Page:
The most important Girl Scout in my life, my mom

Sunday, March 11, 2012

Mr. and Mrs. Berry's Reception

December 10, two days after Josh's birthday and two days before Caitlin's the happy couple got married. The wedding was beautiful, very traditional. For more about that see A December Wedding. This is about the reception. Though, I did feel it absolutely necessary to include two pictures from before the ceremony. First, of course the bride and groom. Just minutes before seeing each other right before the wedding. Second, the flower girl and ring barer. How could I NOT post these two pictures.

Josh and Caitlin waiting with anticipation to see the other. Josh had not seen even a picture of Caitlin's bridal gown, and had no idea what to expect.



Kahlen and the ring barer, well, they are just to cute, if I do say so myself. As I said before, they did an excellent job and just need to shown off.

The reception was a lot of fun. It was in a restored barn in Johnston, Iowa called The Simpson Barn. I don't remember the whole story behind it, there are details of that night that are blurry. We were up late the night before decorating. We were aiming for a winter wonderland effect, which I think, with the help of many, especially my friends Dawn and Kelley, I think we achieved.

Dinner was catered by a local BBQ resteraunt. If you ever watch Man vs, Food, you may have seen it, Jethro's BBQ.  It was tasty and filling, and relaxing not to have to worry about it.

After dinner there were of course the speeches. The best man's speech, was probably my favorite. He predicted children for them soon, and that they would be great parents. How could I disagree with that?The came the bride and groom's first dance.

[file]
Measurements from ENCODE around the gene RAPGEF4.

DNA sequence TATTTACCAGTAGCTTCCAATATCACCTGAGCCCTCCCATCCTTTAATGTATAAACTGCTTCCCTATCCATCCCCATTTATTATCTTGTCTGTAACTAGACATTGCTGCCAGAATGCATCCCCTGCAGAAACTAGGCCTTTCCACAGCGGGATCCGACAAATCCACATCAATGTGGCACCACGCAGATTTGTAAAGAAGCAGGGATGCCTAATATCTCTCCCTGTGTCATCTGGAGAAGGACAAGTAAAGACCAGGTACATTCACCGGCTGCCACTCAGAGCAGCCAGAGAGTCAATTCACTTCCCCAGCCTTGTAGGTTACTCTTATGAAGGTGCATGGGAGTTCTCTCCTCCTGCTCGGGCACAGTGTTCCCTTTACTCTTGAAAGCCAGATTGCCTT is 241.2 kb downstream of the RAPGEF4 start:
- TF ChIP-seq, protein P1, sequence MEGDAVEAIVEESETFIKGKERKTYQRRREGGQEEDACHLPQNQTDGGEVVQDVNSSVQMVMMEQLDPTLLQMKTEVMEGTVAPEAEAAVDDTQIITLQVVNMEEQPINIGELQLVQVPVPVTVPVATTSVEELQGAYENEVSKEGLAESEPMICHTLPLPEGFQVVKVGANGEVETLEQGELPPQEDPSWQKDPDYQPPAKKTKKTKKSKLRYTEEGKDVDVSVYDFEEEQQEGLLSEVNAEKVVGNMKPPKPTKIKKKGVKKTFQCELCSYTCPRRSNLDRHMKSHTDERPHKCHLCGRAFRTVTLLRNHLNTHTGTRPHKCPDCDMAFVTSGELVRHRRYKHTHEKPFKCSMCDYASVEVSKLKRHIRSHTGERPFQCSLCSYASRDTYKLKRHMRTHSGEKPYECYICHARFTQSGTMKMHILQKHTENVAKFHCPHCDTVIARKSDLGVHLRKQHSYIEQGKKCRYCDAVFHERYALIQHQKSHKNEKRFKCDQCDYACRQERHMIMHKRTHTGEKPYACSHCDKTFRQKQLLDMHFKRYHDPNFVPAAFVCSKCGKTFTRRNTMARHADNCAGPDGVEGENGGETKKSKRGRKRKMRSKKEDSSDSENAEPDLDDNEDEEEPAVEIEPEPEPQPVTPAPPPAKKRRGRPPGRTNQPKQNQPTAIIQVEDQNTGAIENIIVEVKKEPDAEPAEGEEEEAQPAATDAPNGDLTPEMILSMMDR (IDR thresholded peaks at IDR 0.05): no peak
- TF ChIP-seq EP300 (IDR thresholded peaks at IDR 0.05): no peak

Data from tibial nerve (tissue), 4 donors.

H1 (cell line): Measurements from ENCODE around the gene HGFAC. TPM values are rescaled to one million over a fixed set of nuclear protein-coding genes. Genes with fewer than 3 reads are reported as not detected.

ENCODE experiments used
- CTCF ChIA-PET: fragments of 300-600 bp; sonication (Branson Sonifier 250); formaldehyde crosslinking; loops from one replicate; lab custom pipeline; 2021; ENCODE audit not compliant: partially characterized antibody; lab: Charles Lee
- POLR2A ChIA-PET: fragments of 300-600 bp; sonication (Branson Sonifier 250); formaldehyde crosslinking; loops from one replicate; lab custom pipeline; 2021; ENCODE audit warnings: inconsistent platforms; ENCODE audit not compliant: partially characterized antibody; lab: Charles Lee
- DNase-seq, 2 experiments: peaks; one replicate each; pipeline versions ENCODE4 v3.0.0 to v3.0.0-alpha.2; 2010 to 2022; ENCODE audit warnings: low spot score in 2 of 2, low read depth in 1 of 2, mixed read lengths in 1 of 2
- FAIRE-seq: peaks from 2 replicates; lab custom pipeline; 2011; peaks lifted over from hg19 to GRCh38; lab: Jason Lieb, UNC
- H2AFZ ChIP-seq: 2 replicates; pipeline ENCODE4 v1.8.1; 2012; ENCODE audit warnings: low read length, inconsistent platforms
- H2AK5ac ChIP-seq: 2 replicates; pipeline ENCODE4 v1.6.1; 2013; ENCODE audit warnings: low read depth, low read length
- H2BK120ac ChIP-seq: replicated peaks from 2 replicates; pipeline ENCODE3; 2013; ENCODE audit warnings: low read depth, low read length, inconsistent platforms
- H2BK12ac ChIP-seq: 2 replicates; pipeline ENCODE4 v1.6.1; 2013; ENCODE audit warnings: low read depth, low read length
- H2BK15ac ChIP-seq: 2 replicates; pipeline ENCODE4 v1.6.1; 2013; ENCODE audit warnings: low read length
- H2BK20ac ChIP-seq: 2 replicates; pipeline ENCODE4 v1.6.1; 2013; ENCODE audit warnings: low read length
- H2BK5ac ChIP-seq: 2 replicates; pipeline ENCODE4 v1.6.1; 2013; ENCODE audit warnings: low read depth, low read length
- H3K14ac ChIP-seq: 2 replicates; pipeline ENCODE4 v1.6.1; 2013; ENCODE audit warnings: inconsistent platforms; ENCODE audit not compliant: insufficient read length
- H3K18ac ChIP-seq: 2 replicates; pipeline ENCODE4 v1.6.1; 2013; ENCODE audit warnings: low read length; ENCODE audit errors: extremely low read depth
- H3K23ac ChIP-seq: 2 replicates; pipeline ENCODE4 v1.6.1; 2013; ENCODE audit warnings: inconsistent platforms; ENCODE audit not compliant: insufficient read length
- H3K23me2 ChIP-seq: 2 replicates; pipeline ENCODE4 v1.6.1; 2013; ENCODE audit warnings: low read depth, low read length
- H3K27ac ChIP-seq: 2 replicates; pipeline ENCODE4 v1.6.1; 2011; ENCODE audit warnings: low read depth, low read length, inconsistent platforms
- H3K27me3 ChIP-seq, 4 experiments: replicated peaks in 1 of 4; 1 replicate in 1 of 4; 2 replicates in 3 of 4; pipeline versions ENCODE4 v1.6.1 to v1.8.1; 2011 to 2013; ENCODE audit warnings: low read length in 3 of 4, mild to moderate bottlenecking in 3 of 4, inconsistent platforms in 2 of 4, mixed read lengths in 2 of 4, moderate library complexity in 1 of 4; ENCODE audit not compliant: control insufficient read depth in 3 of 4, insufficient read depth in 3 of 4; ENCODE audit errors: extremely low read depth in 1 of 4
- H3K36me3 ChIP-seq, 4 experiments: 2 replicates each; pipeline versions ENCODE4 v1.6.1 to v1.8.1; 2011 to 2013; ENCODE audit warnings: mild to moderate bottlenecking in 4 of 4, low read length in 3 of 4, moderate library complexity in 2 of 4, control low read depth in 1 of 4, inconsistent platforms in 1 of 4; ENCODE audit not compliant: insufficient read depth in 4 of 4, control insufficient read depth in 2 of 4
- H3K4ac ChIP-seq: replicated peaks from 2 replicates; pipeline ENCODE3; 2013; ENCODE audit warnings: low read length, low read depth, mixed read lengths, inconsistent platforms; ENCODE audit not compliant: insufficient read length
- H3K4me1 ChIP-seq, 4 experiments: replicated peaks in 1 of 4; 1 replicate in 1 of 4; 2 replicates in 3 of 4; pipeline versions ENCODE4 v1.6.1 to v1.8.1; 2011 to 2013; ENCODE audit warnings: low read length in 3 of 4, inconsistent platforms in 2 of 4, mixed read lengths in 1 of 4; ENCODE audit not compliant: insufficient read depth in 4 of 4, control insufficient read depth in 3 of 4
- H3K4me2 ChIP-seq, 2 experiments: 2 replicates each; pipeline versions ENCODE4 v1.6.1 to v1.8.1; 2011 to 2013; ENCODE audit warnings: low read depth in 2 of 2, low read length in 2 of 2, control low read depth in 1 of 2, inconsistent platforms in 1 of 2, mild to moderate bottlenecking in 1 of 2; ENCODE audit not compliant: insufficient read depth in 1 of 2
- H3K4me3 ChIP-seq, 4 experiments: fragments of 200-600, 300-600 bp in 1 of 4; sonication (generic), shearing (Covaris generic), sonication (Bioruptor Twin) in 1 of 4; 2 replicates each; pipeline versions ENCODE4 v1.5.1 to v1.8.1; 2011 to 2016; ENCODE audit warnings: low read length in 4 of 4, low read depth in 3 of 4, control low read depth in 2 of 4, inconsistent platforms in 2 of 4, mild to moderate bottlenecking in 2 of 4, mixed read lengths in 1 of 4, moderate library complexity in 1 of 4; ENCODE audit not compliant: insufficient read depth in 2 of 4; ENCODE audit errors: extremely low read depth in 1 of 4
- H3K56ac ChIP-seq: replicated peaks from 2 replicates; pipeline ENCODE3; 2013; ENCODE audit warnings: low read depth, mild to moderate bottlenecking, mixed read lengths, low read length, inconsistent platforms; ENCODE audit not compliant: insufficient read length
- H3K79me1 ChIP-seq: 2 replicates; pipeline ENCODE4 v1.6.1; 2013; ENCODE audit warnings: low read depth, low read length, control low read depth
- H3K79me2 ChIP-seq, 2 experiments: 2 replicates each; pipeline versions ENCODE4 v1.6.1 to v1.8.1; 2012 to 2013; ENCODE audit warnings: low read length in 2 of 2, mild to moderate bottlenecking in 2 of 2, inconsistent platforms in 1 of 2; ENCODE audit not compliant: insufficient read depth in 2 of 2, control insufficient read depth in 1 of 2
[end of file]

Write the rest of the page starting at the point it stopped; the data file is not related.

Their eyes only on each other. Oblivious to all of the eyes that were upon them, watching as they held each other tenderly. They moved on the dance floor, not in a well trained dance, but on a cloud of love. 

After that it was Caitlin's dad's turn to take the new bride on the dance floor. He, was the proud papa. Dancing with his youngest daughter, now a married woman. Each very proud of the other. A kiss on the cheek ended the dance. 

The next dance, Josh and the mother of the groom, me. I got to dance with my son. At Alyssa's wedding I watched from the side and cried with joy as my husband danced with our daughter on her wedding day. This wedding was my turn.

I picked a Barry Manilow song. I Am Your Child. With lyrics like, "Where ever you go, you take me too. Whatever I know, I learned from you, whatever I do, you taught me to do. I am you child." "And I am your chance, whatever will come, will come from me, tomorrow is won, by winning me, what ever I am you taught me to be, I am your hope, I am you chance, I am you child." How much more perfect could it be. I cant believe I didn't cry through the whole song. Looking up at my grown son, dancing with him at his wedding, was one of the most amazing moments of my life. One I will never forget.  .Next up on the hit parade was a dance by the wedding party. I don't remember the name of the song, but I do remember they had a lot of fun. They wiggled and danced and made a few of the older folk blush, but most thought them entertaining. The groomsmen also did a dance of their own. They all seemed to have a very good time.